Students contribute to rare arable wildflower field study

RAU lecturers and students are studying the reintroduction of Spreading Hedge-parsley (Torilis arvensis), a rare plant that is associated with cultivated land. It currently ranks as Endangered on the GB Red List, highlighting the need for further knowledge and conservation.

Senior Lecturer in Ecology, Dr Kelly Hemmings, commented "it is a fantastic opportunity for students to make a difference in real conservation research supported by prestigious organisations such as Plantlife and The Royal Botanic Garden Kew’s Millennium Seed Bank". The reintroduction is part of the Back from the Brink Colour in the Margins project, a partnership between Plantlife and the RSPB.

spreading hedge parsley Torilis arvensis 10 c Cath Shellswell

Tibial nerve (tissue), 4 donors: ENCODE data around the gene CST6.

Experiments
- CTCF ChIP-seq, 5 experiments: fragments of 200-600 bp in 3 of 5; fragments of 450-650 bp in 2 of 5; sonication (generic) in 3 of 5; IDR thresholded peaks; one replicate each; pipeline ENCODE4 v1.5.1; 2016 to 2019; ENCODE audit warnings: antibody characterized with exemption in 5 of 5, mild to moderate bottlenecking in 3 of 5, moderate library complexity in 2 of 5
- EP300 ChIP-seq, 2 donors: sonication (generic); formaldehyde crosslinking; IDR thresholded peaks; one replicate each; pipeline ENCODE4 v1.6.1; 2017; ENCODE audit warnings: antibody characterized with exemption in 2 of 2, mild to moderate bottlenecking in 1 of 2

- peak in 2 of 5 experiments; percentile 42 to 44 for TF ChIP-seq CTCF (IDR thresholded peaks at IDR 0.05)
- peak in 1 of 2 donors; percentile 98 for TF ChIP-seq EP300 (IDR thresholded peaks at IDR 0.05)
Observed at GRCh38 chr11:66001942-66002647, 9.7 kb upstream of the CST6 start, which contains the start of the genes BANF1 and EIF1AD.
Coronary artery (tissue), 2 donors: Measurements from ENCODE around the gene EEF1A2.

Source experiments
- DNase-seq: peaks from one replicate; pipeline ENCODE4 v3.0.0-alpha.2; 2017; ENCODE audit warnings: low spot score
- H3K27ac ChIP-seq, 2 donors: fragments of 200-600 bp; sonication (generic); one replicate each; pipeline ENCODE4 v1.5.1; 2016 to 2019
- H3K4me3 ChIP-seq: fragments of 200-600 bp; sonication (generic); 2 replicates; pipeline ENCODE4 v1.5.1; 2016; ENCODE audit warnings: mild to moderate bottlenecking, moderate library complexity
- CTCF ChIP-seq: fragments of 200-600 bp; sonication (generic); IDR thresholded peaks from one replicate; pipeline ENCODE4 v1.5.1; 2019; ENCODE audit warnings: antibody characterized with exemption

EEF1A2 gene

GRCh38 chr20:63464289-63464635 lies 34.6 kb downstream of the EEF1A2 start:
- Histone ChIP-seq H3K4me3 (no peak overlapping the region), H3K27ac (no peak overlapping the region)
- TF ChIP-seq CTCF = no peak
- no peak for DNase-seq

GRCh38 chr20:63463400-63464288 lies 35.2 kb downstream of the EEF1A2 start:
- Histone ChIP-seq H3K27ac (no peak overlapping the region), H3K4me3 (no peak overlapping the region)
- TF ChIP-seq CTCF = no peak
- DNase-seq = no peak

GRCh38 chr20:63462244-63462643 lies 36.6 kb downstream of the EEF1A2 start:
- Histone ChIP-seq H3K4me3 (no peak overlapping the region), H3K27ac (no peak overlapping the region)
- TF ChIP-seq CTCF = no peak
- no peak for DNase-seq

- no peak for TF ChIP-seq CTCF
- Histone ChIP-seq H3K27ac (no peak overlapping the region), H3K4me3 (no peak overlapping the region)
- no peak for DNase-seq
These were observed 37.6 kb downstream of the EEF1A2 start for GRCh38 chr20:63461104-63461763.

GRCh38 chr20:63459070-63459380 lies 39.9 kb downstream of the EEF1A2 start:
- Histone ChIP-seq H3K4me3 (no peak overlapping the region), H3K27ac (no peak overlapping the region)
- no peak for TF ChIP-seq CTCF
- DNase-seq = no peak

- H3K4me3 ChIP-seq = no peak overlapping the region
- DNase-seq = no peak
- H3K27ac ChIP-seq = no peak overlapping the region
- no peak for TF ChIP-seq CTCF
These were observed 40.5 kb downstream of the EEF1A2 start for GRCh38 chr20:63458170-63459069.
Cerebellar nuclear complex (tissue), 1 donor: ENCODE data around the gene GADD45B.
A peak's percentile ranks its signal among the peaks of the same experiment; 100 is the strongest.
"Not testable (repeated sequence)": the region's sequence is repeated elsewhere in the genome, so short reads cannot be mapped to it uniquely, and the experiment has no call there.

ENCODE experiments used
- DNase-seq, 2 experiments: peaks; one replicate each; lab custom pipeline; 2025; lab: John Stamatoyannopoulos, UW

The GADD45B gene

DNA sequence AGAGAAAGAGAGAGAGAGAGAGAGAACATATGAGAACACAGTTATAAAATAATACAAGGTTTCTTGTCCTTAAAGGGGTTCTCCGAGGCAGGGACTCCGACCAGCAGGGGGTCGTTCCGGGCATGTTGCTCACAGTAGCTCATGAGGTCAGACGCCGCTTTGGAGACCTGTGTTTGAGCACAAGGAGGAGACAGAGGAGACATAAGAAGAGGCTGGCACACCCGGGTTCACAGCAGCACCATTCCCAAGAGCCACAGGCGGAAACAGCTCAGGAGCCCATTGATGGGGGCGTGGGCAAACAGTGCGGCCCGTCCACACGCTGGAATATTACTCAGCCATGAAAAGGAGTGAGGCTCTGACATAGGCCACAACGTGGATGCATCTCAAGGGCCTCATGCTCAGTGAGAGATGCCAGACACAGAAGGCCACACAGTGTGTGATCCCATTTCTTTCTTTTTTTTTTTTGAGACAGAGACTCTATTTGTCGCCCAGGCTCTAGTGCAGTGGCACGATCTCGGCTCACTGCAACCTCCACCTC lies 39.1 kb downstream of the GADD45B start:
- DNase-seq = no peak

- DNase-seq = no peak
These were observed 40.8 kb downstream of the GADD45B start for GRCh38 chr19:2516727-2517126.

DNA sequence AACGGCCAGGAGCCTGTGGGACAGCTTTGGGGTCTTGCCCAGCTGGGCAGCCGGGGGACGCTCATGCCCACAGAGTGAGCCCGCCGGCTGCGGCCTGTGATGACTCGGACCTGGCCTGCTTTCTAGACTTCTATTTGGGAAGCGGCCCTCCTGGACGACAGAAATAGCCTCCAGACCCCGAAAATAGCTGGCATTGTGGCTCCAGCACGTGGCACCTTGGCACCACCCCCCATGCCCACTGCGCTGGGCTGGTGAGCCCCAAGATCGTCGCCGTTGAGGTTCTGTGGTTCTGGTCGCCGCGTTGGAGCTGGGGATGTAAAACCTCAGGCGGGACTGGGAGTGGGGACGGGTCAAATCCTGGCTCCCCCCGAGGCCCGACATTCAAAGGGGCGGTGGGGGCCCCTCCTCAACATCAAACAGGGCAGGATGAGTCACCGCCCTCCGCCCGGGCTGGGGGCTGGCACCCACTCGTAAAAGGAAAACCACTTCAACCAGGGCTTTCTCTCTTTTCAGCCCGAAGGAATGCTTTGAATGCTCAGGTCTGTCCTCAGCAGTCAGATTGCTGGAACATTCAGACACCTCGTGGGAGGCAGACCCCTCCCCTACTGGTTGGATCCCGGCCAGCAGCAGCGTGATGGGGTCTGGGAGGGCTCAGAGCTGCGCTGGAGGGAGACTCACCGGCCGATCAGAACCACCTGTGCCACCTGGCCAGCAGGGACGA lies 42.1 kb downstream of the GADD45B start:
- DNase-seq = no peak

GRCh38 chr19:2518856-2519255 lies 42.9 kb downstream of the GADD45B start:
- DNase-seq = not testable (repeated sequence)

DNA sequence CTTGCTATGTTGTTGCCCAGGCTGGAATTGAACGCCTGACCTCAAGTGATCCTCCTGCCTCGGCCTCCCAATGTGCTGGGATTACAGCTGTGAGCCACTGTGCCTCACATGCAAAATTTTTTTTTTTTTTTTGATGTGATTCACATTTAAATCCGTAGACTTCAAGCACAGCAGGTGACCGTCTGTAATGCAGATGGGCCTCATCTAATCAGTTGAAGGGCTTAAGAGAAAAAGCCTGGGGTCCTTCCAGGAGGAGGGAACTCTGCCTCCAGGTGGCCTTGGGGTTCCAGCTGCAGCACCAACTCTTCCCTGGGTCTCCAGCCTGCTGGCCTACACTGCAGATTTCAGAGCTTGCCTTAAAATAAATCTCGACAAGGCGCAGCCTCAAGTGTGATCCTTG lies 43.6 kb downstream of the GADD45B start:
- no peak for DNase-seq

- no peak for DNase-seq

Copyright Cath Shellswell

Our Spreading Hedge-parsley study focuses on the impact of a conventional farming system on the germination, flowering and seed-production of the species under four winter crops (oil seed, beans, barley, and wheat) with a focus on field edge versus interior plots. Students on a number of our courses have been developing their arable wildflower identification skills, as well as conducting practical fieldwork such as seed-sowing, and putting research design theory into practice. There will be many future opportunities for student dissertations and research projects. The courses involved are FdSc British Wildlife Conservation, FdSc Environmental Conservation and Heritage Management, BSc Wildlife and Countryside Management (top-up), and BSc Countryside Management  (top-up).